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About Jack Smith, Author of Coping with Depression Blog

Hi, my name is Jack, and I suffer from depression.

I was first diagnosed with Major Depressive Disorder about seven years ago, but I’ve been waging war on this brain disease for a long time. And it is a disease. It is not a character flaw. It is not an excuse for my shortcomings. It is not a spiritual defect. It is not a case of the occasional blues. It is real, and it is painful — physically painful. It is maddening and it can be gut wrenching. It is an illness just as diabetes is an illness.

I call it a war because war is hell, and so is clinical depression.

I’m Coping With Depression: I Know You Can Relate

jack-smith-150x150I started an anonymous blog not long ago as an outlet to talk about how I feel. So I did it for selfish reasons. Yet I’ve since found out that others can relate. Many of them are men who, just like me, feel overwhelmed in this Age of Anxiety. They say depression occurs twice as much in women as in men, but I don’t believe it. Men just have a harder time asking for help. I hope men and women who suffer from depression find help here, but especially men.

One of the conditions of writing this depression blog for HealthyPlace.com is that it be written under my real name. (No, Jack Smith is not an unimaginative alias). To write it anonymously would only perpetuate the stigma of mental illness and depression. So here goes nothing…this is my coming out party. If there are consequences for honesty, then so be it.

My hope and prayer is this blog will help others. I write not as an expert on the disease of depression. I write as one who suffers from it, one who can relate to others waging this awful war that sometimes seems unwinnable.

The good news is we can get better. I can get better. After a near nervous breakdown this summer, I am in recovery. There are setbacks—lots of them, but I have an incredible support team of doctors who care for me and a family that loves me unconditionally.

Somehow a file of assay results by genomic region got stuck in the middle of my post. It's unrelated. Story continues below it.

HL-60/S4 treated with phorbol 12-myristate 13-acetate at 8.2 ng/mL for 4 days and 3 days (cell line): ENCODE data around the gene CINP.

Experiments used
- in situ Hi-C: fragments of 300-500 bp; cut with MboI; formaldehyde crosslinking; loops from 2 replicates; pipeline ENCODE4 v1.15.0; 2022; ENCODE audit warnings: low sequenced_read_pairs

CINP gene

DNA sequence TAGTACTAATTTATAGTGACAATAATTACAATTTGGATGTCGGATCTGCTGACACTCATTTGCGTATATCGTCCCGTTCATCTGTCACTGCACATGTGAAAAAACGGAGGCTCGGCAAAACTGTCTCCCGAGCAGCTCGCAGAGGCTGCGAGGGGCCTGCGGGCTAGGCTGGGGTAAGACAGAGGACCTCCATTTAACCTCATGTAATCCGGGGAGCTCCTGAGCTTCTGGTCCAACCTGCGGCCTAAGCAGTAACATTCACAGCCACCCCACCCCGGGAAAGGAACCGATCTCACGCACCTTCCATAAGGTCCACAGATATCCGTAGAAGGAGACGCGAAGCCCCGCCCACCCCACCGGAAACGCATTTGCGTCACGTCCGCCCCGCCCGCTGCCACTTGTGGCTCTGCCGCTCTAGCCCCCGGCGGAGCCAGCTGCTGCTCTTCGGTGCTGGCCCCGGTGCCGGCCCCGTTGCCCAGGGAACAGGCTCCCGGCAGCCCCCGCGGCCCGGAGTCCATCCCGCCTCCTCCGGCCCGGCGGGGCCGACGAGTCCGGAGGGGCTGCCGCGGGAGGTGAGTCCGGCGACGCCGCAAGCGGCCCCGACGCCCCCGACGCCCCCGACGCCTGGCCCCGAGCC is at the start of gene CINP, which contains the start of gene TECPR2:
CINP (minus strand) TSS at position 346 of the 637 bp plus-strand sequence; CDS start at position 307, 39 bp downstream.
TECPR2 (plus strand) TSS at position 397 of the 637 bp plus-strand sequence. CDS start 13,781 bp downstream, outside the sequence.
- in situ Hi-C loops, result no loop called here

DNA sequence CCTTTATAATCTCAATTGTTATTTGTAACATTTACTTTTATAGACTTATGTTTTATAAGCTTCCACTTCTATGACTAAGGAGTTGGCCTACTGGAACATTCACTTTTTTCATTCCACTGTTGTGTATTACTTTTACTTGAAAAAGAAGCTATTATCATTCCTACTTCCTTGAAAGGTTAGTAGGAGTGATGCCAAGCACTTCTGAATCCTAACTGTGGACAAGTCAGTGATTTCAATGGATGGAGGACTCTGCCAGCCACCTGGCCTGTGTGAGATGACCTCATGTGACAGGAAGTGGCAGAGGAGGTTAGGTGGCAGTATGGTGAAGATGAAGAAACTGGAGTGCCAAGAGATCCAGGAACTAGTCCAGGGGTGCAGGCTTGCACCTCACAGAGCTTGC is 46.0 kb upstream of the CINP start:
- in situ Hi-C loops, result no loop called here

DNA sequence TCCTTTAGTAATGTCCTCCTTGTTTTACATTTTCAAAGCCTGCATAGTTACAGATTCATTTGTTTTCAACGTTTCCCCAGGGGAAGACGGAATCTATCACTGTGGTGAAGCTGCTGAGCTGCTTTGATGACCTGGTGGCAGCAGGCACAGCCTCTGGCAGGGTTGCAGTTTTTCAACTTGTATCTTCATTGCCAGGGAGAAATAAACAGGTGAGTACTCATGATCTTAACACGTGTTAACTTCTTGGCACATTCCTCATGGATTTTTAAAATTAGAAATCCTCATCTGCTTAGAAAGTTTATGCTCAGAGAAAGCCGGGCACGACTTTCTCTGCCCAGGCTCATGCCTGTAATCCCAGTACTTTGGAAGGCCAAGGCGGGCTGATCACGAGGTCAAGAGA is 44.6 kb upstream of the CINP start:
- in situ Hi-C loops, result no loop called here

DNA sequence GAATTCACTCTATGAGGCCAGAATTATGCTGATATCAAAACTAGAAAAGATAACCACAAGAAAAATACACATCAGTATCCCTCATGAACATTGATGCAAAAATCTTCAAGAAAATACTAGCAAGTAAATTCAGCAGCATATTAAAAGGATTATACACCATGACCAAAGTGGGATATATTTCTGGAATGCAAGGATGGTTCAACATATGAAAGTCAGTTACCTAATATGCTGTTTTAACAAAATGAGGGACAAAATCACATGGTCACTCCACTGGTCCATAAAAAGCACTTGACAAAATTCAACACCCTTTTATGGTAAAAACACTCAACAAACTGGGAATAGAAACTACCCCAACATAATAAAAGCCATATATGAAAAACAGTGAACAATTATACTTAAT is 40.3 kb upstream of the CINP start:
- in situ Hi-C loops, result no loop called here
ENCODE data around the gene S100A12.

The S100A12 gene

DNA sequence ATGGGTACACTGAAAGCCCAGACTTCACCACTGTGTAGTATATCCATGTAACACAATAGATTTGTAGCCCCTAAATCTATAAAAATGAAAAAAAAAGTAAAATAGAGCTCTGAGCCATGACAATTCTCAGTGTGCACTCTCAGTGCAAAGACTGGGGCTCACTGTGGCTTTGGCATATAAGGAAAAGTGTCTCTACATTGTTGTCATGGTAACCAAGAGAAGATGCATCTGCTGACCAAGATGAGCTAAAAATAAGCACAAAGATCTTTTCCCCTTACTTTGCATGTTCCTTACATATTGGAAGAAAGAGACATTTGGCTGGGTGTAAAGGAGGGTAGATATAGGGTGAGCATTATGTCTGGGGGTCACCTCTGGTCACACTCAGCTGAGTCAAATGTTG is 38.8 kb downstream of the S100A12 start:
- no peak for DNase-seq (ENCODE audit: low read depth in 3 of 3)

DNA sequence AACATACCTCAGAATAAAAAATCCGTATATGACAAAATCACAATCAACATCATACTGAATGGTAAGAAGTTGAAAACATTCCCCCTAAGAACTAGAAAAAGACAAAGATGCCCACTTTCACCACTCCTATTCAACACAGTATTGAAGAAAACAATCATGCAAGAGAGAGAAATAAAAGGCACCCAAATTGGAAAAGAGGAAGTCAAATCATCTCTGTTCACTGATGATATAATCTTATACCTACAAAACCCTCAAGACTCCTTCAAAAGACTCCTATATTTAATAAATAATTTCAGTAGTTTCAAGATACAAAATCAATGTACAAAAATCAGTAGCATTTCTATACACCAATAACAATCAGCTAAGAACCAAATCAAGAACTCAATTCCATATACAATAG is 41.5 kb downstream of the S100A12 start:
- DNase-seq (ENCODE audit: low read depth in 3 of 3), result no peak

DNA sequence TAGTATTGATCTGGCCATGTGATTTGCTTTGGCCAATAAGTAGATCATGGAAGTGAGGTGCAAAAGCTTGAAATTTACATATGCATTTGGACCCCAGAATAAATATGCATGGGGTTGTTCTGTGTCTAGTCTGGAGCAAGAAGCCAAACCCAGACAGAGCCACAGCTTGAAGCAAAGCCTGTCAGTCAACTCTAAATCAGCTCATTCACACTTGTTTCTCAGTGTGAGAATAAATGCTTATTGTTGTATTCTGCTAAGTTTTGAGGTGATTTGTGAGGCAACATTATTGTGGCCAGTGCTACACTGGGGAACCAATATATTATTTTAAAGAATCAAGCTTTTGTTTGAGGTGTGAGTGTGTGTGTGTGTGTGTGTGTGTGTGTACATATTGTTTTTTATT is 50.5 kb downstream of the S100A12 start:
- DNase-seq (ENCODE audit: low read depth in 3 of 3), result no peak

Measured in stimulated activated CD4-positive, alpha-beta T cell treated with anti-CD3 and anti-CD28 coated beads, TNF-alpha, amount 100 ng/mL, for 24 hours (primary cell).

So that’s why I’m here. To give others hope.

I look forward to sharing my story, which may sound a lot like yours, each and every Friday.

You can also follow Jack’s blog at www.onemanswar.blogspot.com

Jack Smith’s Coping with Depression Blog – Welcome Video

21 thoughts on “About Jack Smith, Author of Coping with Depression Blog”

  1. Welcome to HealthyPlace! I am the author of Surviving ED, HealthyPlace’s eating disorders recovery blog. I have struggled with anorexia, and mixed in with that is anxiety and depression. I actually have struggled with depression since I was a child and was diagnosed when I was a teenager after several suicide attempts, so I definitely am interested in what you have to say about depression.

    I know what you mean about hiding it. I have tried to hide both my anxiety and depression, and my eating disorder, for years. But with anorexia, at some point it becomes obvious and I finally decided to start writing a personal blog using my own name. I have to admit I did think for a second Jack Smith was an alias…I think it is very brave for you to come out in the open, and I’m sure your words will help many people.

    Thank you for joining HealthyPlace!!!

  2. Thank you and welcome. I, too, live with depression. I’ve lived with for most of my life…I am 49 year old. It’s good to read such honesty and I wish you success in your blog.

    1. David,
      Thanks so much for the kind words. Keep up the good fight against depression. I know it’s a daily battle sometimes.